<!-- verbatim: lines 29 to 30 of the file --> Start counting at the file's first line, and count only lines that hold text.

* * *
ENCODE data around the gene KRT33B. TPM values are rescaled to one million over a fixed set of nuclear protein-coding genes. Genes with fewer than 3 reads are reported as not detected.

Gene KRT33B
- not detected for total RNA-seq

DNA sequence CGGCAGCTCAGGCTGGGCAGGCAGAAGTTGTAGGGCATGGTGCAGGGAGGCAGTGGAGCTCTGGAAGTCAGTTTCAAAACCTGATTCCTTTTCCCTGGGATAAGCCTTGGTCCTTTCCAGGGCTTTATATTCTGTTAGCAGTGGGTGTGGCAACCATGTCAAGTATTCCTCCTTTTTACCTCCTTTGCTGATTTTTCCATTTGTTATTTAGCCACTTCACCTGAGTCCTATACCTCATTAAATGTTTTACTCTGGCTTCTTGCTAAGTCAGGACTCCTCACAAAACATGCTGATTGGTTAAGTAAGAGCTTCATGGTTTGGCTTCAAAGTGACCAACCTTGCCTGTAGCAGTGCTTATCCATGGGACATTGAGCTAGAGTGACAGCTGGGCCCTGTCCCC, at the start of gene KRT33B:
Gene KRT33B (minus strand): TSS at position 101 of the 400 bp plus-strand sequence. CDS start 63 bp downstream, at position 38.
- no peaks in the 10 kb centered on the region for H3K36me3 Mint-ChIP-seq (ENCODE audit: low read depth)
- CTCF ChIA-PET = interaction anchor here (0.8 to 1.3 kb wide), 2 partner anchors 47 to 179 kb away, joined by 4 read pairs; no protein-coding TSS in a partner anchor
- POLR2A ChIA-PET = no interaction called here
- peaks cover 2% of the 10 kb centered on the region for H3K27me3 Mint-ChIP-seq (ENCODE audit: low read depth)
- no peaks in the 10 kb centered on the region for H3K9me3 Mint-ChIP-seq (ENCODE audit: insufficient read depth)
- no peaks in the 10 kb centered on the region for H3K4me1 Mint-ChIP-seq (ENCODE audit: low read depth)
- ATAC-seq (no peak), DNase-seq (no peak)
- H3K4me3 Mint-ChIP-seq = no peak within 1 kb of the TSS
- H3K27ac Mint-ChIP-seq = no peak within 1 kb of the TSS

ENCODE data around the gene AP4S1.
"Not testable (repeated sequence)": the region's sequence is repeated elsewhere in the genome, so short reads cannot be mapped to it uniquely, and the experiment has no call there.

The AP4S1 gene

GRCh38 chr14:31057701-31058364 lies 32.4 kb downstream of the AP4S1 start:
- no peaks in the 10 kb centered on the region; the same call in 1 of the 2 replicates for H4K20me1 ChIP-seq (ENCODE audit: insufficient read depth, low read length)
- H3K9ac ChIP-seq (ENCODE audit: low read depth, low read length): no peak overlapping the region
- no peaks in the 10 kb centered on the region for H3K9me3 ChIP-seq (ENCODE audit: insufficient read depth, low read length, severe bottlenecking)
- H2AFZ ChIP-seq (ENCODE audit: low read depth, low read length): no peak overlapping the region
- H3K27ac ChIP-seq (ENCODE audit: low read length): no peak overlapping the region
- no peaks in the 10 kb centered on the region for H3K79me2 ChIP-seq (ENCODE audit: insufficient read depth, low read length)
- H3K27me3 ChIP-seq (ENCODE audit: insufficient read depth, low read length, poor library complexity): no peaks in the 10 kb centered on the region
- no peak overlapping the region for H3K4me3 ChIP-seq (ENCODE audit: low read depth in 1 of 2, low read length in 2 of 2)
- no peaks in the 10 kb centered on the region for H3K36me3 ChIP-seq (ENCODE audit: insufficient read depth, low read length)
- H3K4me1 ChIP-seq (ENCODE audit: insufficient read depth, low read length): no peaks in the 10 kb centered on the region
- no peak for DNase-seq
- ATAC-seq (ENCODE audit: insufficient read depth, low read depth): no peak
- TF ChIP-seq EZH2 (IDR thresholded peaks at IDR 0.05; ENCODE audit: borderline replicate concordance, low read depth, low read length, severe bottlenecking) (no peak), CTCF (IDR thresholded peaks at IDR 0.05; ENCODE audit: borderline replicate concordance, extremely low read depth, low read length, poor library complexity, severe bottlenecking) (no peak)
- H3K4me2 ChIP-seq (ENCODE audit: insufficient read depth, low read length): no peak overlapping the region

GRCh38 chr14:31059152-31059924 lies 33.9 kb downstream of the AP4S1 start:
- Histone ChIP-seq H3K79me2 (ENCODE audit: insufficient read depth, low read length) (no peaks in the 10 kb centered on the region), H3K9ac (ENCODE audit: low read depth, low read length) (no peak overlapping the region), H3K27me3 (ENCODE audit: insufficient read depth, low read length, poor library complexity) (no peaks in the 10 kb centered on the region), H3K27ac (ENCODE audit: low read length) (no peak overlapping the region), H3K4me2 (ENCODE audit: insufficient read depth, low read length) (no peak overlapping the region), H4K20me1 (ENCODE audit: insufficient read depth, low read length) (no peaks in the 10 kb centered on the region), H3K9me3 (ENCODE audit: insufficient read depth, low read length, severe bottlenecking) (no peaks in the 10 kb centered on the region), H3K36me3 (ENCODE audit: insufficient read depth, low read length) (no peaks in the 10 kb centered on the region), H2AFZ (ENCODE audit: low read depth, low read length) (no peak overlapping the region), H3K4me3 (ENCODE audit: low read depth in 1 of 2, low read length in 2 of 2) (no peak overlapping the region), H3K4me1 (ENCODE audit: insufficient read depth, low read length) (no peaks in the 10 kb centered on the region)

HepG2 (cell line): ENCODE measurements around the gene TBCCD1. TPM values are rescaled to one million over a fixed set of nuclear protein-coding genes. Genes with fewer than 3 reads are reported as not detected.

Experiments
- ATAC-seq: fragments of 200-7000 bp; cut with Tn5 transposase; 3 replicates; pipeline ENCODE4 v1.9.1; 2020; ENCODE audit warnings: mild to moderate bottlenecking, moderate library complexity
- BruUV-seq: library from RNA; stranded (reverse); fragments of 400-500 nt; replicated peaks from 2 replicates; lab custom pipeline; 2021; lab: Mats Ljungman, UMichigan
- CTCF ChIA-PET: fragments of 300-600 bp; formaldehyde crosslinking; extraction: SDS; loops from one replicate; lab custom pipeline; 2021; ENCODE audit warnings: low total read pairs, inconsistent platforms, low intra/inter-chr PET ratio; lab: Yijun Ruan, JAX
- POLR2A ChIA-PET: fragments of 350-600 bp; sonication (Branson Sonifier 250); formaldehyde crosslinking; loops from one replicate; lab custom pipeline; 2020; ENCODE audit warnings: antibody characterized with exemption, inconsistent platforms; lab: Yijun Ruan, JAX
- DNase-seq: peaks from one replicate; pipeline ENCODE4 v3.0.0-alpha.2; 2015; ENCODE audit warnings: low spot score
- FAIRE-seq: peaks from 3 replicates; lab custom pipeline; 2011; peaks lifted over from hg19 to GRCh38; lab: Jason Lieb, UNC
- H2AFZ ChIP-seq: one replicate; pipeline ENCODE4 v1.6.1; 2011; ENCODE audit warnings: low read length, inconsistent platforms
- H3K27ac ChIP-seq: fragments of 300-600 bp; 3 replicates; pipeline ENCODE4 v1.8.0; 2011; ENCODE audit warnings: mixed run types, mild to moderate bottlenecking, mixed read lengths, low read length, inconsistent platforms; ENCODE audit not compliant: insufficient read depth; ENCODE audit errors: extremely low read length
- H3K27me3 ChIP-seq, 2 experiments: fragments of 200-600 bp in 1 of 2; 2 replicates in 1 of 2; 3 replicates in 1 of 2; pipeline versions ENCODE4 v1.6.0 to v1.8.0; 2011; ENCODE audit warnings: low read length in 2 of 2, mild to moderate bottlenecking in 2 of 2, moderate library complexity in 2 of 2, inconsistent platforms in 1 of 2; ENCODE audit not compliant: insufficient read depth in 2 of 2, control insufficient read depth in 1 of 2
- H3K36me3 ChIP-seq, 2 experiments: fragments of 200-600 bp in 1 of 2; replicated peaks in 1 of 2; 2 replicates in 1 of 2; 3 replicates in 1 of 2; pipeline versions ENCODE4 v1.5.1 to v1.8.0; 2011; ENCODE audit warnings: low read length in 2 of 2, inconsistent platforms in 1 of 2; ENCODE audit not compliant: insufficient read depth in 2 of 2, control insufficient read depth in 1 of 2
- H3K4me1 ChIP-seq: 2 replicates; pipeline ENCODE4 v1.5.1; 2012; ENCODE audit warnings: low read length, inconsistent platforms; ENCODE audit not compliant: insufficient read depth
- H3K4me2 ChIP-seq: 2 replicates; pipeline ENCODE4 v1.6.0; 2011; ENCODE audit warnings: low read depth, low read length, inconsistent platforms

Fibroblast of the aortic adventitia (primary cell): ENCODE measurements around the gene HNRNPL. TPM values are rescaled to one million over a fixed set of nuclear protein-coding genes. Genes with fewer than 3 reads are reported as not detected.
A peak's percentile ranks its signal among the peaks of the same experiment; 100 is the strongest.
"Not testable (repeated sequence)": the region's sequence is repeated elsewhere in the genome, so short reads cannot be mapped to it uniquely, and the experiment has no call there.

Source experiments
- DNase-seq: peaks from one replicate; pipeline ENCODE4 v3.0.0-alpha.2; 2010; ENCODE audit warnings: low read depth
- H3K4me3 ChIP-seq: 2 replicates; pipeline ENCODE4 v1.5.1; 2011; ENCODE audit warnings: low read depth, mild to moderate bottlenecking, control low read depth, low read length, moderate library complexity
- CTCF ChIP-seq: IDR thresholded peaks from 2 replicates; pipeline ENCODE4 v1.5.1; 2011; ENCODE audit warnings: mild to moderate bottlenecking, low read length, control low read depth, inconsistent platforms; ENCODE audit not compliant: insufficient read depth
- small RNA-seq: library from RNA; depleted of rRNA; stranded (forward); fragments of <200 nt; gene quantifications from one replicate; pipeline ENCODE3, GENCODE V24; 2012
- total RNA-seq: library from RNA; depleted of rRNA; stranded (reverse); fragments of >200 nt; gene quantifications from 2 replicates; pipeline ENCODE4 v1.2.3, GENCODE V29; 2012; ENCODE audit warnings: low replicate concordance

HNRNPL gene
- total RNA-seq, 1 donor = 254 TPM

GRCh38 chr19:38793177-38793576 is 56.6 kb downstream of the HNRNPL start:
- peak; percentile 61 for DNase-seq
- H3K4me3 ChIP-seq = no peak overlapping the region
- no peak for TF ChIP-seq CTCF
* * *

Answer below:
- no peak for DNase-seq
- ATAC-seq (ENCODE audit: insufficient read depth, low read depth): no peak